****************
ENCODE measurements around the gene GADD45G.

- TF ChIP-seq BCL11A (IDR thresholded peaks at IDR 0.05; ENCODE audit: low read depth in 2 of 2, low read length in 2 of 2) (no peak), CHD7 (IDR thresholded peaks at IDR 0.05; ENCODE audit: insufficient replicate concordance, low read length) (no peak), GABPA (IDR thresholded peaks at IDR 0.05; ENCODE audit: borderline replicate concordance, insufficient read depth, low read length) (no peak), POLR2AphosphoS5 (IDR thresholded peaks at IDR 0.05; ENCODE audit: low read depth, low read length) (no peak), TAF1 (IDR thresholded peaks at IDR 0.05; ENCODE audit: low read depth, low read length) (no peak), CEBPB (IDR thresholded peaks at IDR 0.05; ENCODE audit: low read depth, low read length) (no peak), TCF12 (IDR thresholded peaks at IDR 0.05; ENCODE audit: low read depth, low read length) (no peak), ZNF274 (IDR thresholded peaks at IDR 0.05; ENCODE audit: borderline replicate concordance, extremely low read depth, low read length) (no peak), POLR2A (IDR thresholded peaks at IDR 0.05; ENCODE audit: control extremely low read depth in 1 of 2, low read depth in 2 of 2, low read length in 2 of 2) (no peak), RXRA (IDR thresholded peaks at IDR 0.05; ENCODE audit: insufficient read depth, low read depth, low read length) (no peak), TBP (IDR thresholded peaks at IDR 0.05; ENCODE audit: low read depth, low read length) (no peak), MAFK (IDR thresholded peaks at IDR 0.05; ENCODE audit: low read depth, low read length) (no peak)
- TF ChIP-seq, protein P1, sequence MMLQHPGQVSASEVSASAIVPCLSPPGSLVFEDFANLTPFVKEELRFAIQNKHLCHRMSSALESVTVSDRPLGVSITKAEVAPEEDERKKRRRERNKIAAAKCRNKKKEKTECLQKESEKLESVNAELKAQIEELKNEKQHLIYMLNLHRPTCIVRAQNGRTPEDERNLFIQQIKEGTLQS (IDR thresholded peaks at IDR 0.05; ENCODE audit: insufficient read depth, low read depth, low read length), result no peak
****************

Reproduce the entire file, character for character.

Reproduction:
ENCODE measurements around the gene GADD45G.

- TF ChIP-seq BCL11A (IDR thresholded peaks at IDR 0.05; ENCODE audit: low read depth in 2 of 2, low read length in 2 of 2) (no peak), CHD7 (IDR thresholded peaks at IDR 0.05; ENCODE audit: insufficient replicate concordance, low read length) (no peak), GABPA (IDR thresholded peaks at IDR 0.05; ENCODE audit: borderline replicate concordance, insufficient read depth, low read length) (no peak), POLR2AphosphoS5 (IDR thresholded peaks at IDR 0.05; ENCODE audit: low read depth, low read length) (no peak), TAF1 (IDR thresholded peaks at IDR 0.05; ENCODE audit: low read depth, low read length) (no peak), CEBPB (IDR thresholded peaks at IDR 0.05; ENCODE audit: low read depth, low read length) (no peak), TCF12 (IDR thresholded peaks at IDR 0.05; ENCODE audit: low read depth, low read length) (no peak), ZNF274 (IDR thresholded peaks at IDR 0.05; ENCODE audit: borderline replicate concordance, extremely low read depth, low read length) (no peak), POLR2A (IDR thresholded peaks at IDR 0.05; ENCODE audit: control extremely low read depth in 1 of 2, low read depth in 2 of 2, low read length in 2 of 2) (no peak), RXRA (IDR thresholded peaks at IDR 0.05; ENCODE audit: insufficient read depth, low read depth, low read length) (no peak), TBP (IDR thresholded peaks at IDR 0.05; ENCODE audit: low read depth, low read length) (no peak), MAFK (IDR thresholded peaks at IDR 0.05; ENCODE audit: low read depth, low read length) (no peak)
- TF ChIP-seq, protein P1, sequence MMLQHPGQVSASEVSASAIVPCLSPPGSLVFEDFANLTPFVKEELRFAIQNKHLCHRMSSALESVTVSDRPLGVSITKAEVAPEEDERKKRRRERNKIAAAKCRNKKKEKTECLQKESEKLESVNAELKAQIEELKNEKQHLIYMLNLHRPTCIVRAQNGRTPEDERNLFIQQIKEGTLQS (IDR thresholded peaks at IDR 0.05; ENCODE audit: insufficient read depth, low read depth, low read length), result no peak